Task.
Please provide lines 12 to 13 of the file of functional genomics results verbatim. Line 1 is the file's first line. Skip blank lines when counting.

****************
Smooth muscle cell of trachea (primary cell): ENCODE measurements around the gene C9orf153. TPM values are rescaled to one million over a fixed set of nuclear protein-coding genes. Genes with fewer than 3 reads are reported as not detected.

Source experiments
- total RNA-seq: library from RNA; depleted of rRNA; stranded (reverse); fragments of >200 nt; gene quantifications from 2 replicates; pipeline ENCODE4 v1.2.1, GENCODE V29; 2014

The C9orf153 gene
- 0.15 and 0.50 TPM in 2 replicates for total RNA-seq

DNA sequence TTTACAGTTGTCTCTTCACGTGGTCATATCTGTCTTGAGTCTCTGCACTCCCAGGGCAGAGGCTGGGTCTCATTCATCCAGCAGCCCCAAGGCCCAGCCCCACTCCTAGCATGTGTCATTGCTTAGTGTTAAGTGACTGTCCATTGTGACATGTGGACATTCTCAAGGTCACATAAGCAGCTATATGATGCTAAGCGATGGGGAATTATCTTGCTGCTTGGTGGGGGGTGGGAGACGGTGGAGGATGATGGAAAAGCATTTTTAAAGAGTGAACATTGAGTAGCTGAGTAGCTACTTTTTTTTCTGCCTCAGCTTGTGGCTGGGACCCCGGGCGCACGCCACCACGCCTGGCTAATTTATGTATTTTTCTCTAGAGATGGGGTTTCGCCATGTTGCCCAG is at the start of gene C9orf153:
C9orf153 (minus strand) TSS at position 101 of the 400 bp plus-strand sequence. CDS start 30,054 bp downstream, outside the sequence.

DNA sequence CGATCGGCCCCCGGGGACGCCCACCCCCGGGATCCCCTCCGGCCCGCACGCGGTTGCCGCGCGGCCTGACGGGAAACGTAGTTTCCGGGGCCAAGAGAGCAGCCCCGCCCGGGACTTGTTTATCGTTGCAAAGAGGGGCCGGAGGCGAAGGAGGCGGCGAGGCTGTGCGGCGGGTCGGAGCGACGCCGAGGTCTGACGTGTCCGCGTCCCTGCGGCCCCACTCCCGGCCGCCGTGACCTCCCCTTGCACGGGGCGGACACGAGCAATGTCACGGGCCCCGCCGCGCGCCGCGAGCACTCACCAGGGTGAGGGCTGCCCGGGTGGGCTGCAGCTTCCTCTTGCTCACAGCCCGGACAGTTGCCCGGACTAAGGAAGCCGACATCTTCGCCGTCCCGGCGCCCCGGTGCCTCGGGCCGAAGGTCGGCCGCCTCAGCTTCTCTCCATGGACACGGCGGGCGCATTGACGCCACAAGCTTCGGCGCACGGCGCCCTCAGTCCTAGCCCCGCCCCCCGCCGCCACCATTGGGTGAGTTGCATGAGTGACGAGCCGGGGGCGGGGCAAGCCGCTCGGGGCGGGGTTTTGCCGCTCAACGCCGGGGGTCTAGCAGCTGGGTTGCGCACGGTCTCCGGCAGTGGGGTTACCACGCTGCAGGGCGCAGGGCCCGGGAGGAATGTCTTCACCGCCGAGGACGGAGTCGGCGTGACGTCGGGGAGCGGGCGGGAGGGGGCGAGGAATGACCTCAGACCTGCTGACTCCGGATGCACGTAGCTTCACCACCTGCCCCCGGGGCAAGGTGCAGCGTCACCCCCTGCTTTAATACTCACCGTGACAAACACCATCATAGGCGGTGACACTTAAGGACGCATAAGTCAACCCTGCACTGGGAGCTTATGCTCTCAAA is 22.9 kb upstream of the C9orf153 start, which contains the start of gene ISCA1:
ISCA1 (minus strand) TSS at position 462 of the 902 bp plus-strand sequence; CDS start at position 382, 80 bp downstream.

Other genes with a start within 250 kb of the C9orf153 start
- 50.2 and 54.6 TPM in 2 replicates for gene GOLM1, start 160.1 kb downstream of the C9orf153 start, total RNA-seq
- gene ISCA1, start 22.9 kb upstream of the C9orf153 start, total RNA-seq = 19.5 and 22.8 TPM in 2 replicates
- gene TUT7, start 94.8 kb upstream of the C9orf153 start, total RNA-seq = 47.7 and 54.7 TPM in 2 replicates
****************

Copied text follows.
- gene ISCA1, start 22.9 kb upstream of the C9orf153 start, total RNA-seq = 19.5 and 22.8 TPM in 2 replicates
- gene TUT7, start 94.8 kb upstream of the C9orf153 start, total RNA-seq = 47.7 and 54.7 TPM in 2 replicates